National security experts, U.N. officials and even Russian President Vladimir Putin are warning that the prospect of a nuclear war is higher now than it has been in decades.
There are a few reasons for this: increased tensions between the United States and both Russia and China, coupled with dangerous rhetoric about nuclear weapons; longstanding U.S.-Russian arms treaties being discarded; and the development of new types of nuclear weapons that countries might consider more usable in a conflict.
Today, nuclear war could start in multiple ways, including by a deliberate attack or even by mistake. Both the United States and Russia keep weapons on hair-trigger alert and on several occasions have begun preparing to launch based on false warning of an incoming attack.
The destabilizing developments in the world have the likes of the Red Cross calling for a total ban on nuclear weapons, and former U.S. Sen. Sam Nunn and former U.S. Secretary of Energy Ernest Moniz urging Congress to get more involved, stating in an op-ed that “the U.S. and Russia are sleepwalking toward a nuclear disaster.”
Members of Congress in both houses have already heeded that call and introduced legislation calling for the United States to adopt a policy stipulating that it will never start a nuclear war by using a nuclear weapon first in a conflict.
Establishing such a policy is one of the most significant steps the United States can take to lower the risk of nuclear war. It would clarify that the only purpose of U.S. nuclear weapons is to deter the use of nuclear weapons against the United States or its allies, or respond to such a use.
Currently, U.S. policy states that it will not use nuclear weapons against countries that do not have nuclear weapons, but it retains the option of using nuclear weapon first in a conflict against nuclear-armed states — essentially just Russia, China and North Korea.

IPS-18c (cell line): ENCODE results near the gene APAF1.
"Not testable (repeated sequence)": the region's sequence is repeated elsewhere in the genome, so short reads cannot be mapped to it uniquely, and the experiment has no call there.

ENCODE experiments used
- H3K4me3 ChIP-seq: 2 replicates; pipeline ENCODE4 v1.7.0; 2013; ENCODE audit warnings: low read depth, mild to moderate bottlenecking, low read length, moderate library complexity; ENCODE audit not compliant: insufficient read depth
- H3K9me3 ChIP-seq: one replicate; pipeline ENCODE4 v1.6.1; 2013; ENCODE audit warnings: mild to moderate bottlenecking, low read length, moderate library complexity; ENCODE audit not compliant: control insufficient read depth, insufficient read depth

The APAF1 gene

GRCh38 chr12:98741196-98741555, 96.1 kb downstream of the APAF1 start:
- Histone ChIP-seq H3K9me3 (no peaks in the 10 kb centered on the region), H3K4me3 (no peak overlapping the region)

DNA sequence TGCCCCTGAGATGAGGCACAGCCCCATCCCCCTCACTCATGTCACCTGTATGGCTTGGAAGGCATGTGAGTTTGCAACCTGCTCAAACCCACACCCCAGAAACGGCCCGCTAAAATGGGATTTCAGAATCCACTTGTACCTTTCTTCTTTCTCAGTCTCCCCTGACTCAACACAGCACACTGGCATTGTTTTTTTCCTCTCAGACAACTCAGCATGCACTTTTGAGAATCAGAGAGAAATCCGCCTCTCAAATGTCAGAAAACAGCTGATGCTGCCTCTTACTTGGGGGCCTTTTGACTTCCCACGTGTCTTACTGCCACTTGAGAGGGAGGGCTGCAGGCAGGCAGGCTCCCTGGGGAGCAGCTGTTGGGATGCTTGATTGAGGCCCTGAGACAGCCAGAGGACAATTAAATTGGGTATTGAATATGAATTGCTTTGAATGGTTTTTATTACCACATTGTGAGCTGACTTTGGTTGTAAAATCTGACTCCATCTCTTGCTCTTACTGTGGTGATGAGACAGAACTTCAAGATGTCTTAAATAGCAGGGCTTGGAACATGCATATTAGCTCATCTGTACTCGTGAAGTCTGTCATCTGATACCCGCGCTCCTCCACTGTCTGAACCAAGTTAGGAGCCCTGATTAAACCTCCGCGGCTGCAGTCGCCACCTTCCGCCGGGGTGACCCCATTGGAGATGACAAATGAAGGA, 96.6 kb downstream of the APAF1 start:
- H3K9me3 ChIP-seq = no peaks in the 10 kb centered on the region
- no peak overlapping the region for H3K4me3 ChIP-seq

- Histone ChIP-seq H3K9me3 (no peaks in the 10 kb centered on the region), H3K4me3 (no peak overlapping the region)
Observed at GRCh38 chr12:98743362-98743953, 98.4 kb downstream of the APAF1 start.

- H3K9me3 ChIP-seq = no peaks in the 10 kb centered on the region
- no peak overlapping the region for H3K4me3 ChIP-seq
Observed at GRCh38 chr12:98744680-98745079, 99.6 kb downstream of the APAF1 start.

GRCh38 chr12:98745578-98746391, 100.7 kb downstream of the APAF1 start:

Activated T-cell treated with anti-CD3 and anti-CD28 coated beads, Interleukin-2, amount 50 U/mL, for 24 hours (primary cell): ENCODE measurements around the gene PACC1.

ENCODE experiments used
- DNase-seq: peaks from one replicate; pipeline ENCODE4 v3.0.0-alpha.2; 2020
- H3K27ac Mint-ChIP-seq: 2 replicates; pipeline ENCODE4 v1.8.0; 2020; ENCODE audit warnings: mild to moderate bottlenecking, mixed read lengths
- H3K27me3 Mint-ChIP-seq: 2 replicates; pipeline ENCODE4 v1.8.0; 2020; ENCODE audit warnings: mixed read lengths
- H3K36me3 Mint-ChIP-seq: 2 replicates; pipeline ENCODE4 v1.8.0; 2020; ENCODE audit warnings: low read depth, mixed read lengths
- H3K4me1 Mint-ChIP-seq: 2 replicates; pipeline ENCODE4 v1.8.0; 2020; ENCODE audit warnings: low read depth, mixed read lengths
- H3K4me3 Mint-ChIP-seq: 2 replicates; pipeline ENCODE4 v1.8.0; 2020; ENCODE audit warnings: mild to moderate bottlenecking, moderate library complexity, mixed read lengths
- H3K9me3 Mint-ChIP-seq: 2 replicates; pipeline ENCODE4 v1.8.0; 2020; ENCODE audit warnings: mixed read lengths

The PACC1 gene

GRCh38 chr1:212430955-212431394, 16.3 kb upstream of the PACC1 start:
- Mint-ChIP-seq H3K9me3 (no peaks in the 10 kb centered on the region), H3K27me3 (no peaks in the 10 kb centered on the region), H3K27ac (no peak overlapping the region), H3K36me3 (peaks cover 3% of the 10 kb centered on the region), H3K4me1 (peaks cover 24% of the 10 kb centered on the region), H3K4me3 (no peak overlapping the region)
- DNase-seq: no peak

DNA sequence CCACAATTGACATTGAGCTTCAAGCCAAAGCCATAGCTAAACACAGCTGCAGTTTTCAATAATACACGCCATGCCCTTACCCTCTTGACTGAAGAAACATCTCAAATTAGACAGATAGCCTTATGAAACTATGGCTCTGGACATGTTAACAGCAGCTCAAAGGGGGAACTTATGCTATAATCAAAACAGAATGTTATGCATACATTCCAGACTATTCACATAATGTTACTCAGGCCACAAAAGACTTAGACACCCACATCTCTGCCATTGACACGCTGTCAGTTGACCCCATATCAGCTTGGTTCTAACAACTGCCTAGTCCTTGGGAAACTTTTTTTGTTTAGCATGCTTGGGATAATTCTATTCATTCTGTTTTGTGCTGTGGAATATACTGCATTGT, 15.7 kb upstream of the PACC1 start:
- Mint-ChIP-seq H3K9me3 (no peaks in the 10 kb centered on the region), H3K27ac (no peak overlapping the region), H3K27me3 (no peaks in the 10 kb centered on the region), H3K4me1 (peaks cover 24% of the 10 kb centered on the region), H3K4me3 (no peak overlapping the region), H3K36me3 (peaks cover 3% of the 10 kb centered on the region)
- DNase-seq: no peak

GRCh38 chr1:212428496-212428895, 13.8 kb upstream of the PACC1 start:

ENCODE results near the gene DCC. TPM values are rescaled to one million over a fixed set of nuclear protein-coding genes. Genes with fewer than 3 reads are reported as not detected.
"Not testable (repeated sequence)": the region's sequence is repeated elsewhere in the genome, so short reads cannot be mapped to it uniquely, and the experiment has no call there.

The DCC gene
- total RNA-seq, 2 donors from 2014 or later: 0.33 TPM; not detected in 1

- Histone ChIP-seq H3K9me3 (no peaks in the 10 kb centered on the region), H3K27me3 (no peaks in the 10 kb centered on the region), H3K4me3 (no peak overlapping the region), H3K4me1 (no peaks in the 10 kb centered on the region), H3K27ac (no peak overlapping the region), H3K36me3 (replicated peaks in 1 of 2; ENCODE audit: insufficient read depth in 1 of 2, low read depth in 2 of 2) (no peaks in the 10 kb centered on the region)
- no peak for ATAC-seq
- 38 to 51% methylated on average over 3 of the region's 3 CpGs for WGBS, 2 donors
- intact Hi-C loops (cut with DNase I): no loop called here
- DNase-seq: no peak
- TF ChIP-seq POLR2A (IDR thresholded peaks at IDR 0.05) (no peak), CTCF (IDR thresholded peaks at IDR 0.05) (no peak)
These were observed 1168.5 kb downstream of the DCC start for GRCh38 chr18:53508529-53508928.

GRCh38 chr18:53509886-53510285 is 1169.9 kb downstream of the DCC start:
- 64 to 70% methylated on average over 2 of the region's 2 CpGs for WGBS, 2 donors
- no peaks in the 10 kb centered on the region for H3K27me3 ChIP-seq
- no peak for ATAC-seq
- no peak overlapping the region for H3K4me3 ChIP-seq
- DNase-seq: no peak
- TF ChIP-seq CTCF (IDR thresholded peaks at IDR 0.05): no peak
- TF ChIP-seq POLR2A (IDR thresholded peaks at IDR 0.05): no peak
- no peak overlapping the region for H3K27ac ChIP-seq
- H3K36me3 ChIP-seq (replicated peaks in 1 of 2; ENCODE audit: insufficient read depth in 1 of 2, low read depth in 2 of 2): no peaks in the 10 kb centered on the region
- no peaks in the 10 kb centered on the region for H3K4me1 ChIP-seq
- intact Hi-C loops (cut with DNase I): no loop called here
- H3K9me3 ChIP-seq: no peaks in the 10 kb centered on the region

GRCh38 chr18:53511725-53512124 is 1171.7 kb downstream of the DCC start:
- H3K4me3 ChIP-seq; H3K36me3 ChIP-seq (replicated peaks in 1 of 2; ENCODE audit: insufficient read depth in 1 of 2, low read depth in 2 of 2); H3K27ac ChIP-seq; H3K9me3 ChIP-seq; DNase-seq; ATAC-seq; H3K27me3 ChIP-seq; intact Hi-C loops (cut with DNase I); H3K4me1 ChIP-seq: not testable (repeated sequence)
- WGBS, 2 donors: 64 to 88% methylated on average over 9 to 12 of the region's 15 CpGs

But if the United States used a nuclear weapon first in a crisis — crossing the threshold from conventional to nuclear and starting a nuclear war — that would significantly increase the risk that an adversary would launch a catastrophic nuclear attack on the U.S. public.
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A “no first use” policy also would reduce the chance that an adversary would launch a nuclear strike on the United States out of fear that a U.S. nuclear launch against it was imminent.
For these reasons, the policy is supported by numerous military leaders, including Bill Perry, the former secretary of defense, and James Cartwright, the former head of U.S. Strategic Command, the military body responsible for U.S. nuclear weapons.
As they have pointed out, a no-first-use policy would set a global standard for nuclear deterrence and reinforce former President Ronald Reagan’s axiom that “a nuclear war can never be won and should not be fought.”
The electorate is paying attention to this issue, as evidenced by the resolutions that cities, states and even the U.S. Conference of Mayors have passed urging Washington to take specific steps to reduce the risks of a nuclear war, including by adopting a no-first-use policy.
And as the 2020 campaign begins, the public wants the presidential candidates to state their positions on nuclear weapons. A recent poll by the University of New Hampshire Survey Center shows that 84 percent of residents in one of the first primary states, New Hampshire, want the presidential candidates to lay out their views on nuclear weapons.
The poll also found that 73 percent of the state’s residents believe the United States should never use nuclear weapons first in a conflict. This view was shared by well over half, 57 percent, of self-described conservatives. In a slightly older, national poll conducted by Rethink last year, 61 percent of the respondents said there was no situation in which they would want the United States to strike another country that had not used nuclear weapons against us.
The risk of the use of nuclear weapons is one of the greatest threats to humanity. With this threat on the rise, U.S. presidential candidates must make it abundantly clear what they would do, if elected, to help guarantee international peace and security.